Hash Out A New View of Methodological Naturalism?

So you accept that “methodological naturalism” doesn’t after all have the advantages over “methodological regularism” that you implied?

I have actually explained before why creator-creation doesn’t work. But let’s recap - presumably you are using your “creator-creation” distinction to form a definition for “nature.” Thus we arrive at “nature = creation,” naturalism as “the position that creation is independent of divine influence” and MN as “the methodology that assumes that creation is independent of divine influence.”

Methodologically, then, nothing changes. But you’ve smuggled in the assumption that nature, in fact, is independent of divine influence - which is deism or, at least, semideism. The metaphysics is still loaded in a particular direction.

Let’s flesh out the problems with the creator-creation distinction, with passing reference to science. Scripture says that angels are a major part of creation, as are powers and principalities, heaven, visions, the resurrected human body of Christ, a miraculously healed cancer and non-material things like mathematics, ethics, universals and so on. So does that make all these appropriate for science to study? Or are you going to redefine nature as “the particular bit of creation scientists choose to study”, and if so, your simple creation-creator divide fails.

Then again, suppose that nature is actually what God does, what we call “laws” being “general providence,” divine habits, and contingencies being “special providence,” divine choices. In that case, as soon as you study anything that actually happens in the world, you’d be studying the actions of the Creator but calling them the actions of the Creation - with exactly the same deistic metaphysical assumptions.

The same is true to a lesser, but unmeasurable, extent if God sometimes acts directly in nature - which many Scriptures directly affirm, by the way. If the providential provision of some notable answer to prayer is worthy of special thanksgiving, then you can’t say it’s due to “creation” as opposed to “creator” (or vice versa), any more than can call a book “natural” because you can’t find the author in it.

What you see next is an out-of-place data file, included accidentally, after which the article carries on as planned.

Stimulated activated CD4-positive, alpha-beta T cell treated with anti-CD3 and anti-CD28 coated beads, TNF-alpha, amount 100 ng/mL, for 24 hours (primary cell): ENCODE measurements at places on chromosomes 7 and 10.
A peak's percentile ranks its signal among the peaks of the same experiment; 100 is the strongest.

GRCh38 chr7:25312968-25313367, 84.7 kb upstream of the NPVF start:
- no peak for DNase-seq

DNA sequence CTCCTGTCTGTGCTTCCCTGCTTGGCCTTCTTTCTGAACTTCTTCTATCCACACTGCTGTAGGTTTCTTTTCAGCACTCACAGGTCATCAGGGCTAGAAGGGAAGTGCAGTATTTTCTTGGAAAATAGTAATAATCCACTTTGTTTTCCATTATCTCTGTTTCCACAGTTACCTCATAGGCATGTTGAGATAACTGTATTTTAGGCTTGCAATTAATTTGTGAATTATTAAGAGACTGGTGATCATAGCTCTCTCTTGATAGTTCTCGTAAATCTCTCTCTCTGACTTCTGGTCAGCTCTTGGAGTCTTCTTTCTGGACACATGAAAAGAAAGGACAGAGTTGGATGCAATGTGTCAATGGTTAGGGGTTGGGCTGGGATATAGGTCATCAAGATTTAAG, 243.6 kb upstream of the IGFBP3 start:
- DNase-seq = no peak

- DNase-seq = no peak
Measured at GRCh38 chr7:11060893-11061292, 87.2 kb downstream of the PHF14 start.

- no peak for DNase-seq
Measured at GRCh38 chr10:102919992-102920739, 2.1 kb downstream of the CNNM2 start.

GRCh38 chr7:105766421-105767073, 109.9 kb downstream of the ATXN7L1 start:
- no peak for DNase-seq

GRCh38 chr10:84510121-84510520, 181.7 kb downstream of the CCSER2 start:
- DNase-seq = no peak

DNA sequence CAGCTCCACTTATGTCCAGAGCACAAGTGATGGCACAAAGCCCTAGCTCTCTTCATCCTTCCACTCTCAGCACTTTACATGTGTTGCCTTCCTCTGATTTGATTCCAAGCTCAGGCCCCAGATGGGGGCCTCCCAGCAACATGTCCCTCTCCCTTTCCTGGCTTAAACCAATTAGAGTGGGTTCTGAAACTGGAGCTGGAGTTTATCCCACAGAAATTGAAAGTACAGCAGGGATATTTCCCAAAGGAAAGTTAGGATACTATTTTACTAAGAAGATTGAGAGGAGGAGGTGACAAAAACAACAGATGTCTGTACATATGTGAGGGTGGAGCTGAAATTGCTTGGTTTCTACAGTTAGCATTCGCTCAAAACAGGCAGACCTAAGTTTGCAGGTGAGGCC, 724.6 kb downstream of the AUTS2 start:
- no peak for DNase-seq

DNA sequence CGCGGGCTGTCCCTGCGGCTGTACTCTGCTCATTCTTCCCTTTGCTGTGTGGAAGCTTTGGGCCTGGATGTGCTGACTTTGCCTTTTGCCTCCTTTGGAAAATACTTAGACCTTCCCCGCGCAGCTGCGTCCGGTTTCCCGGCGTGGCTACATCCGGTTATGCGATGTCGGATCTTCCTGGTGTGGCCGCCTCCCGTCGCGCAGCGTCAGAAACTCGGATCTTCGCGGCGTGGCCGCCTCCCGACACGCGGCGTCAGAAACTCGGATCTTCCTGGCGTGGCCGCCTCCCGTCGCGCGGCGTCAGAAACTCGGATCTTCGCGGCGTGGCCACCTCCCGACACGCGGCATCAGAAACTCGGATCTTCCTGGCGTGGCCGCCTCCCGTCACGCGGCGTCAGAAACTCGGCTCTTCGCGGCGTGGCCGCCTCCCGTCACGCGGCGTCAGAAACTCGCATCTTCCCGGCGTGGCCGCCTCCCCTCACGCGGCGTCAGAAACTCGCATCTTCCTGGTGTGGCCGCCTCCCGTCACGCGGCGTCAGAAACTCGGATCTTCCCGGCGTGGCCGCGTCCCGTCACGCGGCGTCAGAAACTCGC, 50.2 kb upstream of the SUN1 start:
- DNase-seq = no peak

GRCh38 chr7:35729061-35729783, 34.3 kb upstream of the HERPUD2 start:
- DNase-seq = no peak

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You do not seem to understand the proposal. I did not smuggle said proposal in.

Conceptually MN has similar disadvantages as MR. however MN has the advantage of being the current rules with a tradition stretching back 400 years. The problems, also, are rectified by recovering its original name. Regularism is wholly deficient in light of this.

Ah - you mean “general providence”? That was the terminology at the dawn of modern science.

…And I did what you asked and said why creator-creation is inadequate, but you’ve not answered any of the objections.

Can you enumerate concisely the objections as saliently as possible?

  1. Creation is much wider than what is conventionally studied as “nature.” [creation ≠ and > nature].
  2. Much of what is currently studied as “nature” may in fact be the activity of God within creation. [nature = creation + creator].
  3. Ergo, to define “creation” as that which is studied by science, and “creator” as that which may not be so studied, is question-begging, and potentially false.

Alright @jongarvey. I think I understand your objections.

Let me think about seeing how to answer it. Let me ask you to switch sides of the chess board for a moment, and try to come up with your best solutions to the problems/objections your propose. Let us see together if we can resolve these objections.

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First, what goal are we trying to achieve? Theologically, the distinction between Creator and creation is unproblematic (unless one is trying to shoehorn in creaturely co-creation, but fortunately we’re not BioLogos!).

The problem seems to me that of trying to map that distinction to a conventional understanding of methodological naturalism, when the definition of both “nature” and “naturalism” seems more informal than robust in current usage.

I’ve no clear idea of what “nature” is - and even less idea when, in MN, we’re committed to acting as if nature were not created (ie, as if metaphysical naturalism were true).


Clarity of though. It seems to me this is the sort of question you and I should be able to come to agreement on. We are closely aligned enough on so many things that our friction here makes me wonder what precisely is driving it. I expect the outcome will either be:

  1. I understand the reason why this distinction is not the solution I think it is.